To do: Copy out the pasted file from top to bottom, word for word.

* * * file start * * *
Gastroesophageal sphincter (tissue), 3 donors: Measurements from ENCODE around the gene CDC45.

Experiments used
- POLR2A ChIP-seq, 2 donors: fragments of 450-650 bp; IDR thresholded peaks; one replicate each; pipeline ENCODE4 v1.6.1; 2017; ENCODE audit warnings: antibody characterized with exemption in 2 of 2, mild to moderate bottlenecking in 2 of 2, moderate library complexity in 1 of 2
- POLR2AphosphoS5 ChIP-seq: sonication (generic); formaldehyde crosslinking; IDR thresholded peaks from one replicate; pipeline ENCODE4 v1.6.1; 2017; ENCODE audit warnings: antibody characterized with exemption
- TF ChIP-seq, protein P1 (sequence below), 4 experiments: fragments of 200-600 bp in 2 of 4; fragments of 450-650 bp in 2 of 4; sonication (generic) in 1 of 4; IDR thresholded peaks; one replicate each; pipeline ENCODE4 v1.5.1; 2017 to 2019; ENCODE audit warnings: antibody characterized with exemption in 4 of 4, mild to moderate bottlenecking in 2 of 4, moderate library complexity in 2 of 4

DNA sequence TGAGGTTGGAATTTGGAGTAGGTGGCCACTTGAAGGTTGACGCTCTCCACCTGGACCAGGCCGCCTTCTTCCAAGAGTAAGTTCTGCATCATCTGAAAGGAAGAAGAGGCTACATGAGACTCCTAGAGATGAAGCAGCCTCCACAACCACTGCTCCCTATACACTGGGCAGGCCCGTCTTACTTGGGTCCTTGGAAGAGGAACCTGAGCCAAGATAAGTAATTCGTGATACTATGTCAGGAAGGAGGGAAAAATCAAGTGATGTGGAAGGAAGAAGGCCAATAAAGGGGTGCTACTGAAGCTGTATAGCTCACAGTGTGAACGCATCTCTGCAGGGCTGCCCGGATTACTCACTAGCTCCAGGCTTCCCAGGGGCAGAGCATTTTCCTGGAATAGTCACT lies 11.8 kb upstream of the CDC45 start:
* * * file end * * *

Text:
Gastroesophageal sphincter (tissue), 3 donors: Measurements from ENCODE around the gene CDC45.

Experiments used
- POLR2A ChIP-seq, 2 donors: fragments of 450-650 bp; IDR thresholded peaks; one replicate each; pipeline ENCODE4 v1.6.1; 2017; ENCODE audit warnings: antibody characterized with exemption in 2 of 2, mild to moderate bottlenecking in 2 of 2, moderate library complexity in 1 of 2
- POLR2AphosphoS5 ChIP-seq: sonication (generic); formaldehyde crosslinking; IDR thresholded peaks from one replicate; pipeline ENCODE4 v1.6.1; 2017; ENCODE audit warnings: antibody characterized with exemption
- TF ChIP-seq, protein P1 (sequence below), 4 experiments: fragments of 200-600 bp in 2 of 4; fragments of 450-650 bp in 2 of 4; sonication (generic) in 1 of 4; IDR thresholded peaks; one replicate each; pipeline ENCODE4 v1.5.1; 2017 to 2019; ENCODE audit warnings: antibody characterized with exemption in 4 of 4, mild to moderate bottlenecking in 2 of 4, moderate library complexity in 2 of 4

DNA sequence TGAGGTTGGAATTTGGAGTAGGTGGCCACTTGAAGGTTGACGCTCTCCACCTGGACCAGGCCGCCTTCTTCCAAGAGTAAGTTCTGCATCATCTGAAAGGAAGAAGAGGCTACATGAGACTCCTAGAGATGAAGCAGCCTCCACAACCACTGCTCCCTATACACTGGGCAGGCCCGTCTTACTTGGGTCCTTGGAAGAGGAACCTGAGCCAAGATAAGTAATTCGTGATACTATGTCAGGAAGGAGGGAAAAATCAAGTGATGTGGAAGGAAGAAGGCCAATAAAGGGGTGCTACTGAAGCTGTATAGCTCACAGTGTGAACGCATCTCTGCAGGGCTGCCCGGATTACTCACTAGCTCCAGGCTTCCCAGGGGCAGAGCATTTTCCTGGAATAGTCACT lies 11.8 kb upstream of the CDC45 start: